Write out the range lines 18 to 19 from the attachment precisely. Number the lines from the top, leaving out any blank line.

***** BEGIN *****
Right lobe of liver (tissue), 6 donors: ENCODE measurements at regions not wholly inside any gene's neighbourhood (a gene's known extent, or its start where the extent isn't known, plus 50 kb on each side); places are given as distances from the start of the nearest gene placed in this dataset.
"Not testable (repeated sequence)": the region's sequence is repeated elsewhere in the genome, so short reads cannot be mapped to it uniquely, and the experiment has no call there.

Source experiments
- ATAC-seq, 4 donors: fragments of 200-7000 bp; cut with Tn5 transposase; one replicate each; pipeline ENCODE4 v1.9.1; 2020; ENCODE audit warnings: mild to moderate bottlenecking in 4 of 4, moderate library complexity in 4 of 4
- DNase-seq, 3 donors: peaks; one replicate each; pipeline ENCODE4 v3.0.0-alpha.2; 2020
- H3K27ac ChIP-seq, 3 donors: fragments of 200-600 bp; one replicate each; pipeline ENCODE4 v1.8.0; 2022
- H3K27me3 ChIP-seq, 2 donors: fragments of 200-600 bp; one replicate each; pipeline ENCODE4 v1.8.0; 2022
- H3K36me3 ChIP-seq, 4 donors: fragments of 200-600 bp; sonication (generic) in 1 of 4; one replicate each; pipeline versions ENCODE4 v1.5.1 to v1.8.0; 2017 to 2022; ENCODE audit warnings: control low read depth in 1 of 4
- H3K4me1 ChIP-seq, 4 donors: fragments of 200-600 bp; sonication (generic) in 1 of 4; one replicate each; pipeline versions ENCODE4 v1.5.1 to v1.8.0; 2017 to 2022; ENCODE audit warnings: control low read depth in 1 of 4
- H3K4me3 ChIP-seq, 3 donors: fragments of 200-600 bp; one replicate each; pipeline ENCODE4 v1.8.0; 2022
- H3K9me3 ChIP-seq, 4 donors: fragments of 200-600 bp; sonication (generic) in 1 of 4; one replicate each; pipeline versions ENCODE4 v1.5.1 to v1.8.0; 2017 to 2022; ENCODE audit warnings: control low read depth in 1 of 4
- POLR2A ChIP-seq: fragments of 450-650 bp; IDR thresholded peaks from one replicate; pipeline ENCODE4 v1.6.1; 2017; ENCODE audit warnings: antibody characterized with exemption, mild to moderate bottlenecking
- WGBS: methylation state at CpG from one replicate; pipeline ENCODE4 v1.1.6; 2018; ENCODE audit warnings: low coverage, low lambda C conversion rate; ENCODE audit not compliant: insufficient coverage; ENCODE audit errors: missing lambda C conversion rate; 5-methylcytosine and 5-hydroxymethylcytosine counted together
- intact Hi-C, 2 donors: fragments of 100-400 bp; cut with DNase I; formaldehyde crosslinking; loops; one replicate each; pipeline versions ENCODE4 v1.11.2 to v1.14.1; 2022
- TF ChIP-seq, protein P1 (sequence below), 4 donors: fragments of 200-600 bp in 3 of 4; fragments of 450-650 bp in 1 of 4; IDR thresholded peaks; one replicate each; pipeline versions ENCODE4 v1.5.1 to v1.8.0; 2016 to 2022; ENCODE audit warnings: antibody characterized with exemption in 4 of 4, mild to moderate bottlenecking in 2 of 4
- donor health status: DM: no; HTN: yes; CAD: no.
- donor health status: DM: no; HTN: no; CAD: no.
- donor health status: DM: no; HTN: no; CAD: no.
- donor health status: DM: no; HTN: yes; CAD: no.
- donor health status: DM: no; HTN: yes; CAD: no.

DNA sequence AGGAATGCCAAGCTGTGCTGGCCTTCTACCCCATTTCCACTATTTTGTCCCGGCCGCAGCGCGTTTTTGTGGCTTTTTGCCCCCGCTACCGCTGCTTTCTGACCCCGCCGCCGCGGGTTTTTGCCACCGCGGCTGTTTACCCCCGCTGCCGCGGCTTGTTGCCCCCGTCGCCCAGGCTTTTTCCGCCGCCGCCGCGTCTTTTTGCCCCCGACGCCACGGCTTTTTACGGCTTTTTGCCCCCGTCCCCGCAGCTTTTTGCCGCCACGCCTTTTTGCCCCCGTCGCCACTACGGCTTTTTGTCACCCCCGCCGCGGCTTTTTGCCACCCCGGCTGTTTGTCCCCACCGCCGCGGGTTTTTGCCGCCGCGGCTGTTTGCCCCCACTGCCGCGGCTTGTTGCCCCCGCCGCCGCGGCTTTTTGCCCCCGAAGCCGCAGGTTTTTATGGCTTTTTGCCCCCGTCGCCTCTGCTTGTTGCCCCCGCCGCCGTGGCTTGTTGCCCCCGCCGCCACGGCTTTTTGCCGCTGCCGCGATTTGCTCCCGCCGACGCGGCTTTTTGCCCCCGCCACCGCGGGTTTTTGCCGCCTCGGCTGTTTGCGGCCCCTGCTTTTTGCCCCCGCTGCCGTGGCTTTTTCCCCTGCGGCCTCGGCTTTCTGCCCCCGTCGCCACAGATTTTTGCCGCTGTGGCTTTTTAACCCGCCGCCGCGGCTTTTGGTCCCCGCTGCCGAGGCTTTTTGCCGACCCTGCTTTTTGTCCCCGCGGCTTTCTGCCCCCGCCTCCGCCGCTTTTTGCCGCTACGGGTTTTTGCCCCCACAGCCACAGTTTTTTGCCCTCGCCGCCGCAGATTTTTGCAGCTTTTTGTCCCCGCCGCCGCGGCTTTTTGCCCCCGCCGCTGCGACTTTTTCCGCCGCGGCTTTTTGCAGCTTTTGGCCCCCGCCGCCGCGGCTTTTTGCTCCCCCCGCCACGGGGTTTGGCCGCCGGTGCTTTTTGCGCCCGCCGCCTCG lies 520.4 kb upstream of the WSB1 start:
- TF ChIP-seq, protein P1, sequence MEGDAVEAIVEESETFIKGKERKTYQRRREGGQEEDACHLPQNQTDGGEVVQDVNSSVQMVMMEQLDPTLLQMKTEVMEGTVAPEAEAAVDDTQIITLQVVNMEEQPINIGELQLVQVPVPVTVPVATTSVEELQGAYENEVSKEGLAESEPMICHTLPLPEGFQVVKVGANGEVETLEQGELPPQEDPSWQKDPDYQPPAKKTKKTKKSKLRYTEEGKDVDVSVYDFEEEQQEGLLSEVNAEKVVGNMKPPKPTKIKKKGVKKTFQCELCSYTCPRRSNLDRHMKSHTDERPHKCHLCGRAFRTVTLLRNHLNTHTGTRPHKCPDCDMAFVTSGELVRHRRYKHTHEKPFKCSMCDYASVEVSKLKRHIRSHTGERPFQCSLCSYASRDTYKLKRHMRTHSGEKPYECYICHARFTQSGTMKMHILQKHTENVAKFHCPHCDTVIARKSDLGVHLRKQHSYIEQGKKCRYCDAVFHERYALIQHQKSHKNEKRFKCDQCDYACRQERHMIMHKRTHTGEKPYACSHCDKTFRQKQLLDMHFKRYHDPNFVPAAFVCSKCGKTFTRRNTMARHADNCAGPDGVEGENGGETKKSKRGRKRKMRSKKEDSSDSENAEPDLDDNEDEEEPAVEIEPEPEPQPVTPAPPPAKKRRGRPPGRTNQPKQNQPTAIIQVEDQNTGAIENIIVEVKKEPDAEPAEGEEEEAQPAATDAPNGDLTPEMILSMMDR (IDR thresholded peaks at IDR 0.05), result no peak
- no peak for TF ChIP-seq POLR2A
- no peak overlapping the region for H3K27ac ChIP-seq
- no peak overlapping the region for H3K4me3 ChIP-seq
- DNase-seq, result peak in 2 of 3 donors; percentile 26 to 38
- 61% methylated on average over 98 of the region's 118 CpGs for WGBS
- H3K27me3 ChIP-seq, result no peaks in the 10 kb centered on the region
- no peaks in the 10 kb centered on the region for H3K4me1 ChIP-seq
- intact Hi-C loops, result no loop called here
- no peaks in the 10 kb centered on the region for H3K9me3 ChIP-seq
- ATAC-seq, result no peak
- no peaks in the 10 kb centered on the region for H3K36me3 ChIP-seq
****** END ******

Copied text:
- donor health status: DM: no; HTN: no; CAD: no.
- donor health status: DM: no; HTN: yes; CAD: no.